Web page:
IV Anesthesia Information and Instruction

In-Office Anesthesia for Pediatric Dentistry
John A. Yagiela, DDS, PhD
Christine L. Quinn, DDS, MS

Advances in anesthesia techniques have made it possible to provide safe, reliable, and economical anesthesia services for children in the dental office. The following is a description of patients who might benefit from sedation or anesthesia, the types of anesthetic services provided in the dental office, the risks and costs of such services, and important instructions for the parent.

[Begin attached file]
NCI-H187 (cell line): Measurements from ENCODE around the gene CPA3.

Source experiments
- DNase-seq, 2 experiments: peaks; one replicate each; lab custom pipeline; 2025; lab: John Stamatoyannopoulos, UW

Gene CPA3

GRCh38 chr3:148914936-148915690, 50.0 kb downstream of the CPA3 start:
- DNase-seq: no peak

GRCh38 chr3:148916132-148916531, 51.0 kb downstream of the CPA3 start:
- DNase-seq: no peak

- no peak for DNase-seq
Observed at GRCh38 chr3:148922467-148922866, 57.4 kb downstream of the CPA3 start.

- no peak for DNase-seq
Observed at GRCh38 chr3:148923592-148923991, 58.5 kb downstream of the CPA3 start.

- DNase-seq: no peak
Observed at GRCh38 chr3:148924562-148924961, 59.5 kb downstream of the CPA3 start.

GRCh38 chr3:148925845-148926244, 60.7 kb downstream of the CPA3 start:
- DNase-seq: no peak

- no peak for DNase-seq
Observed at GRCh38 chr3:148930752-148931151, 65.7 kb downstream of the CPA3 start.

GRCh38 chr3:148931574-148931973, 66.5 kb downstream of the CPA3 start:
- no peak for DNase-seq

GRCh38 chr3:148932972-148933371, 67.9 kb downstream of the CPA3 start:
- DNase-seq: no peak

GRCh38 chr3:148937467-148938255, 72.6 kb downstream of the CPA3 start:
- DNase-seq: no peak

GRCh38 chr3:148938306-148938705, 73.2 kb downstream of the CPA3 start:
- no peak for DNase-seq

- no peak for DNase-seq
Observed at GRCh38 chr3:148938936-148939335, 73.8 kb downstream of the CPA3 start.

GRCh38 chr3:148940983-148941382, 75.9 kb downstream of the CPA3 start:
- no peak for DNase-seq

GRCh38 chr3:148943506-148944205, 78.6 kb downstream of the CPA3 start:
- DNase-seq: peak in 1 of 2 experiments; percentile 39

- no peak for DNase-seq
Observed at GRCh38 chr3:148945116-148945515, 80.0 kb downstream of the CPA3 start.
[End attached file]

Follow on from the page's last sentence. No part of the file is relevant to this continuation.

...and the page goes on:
Children below the age of 5 are often unable to cooperate with needed dental care, especially if the treatment is extensive and time consuming. Children with previous bad experiences in the dental office or who have become frightened by scary stories told by siblings or other individuals also have difficulty receiving necessary care. A third group providing a distinct challenge to the dentist includes children with special medical or behavioral needs. In years past, options for treating such patients were limited. The child could be placed in a hospital and receive general anesthesia—an expensive, inconvenient, and time-consuming option. Alternatively, the patient could be treated by the dentist using physical restraints or sedative drugs to control behavior. Limitations to this approach include compromises in dental care, patient comfort, and either the effectiveness or safety of the sedation. Lastly, for the very young, treatment could be deferred until the patient is old enough to tolerate regular care. Problems with this approach include increased cavities and pain, and heightened risk of infection, premature loss of teeth, and malocclusion. In-office anesthesia provided by an independent dentist anesthesiologist offers a highly effective and safe solution to the child, parent, and dentist.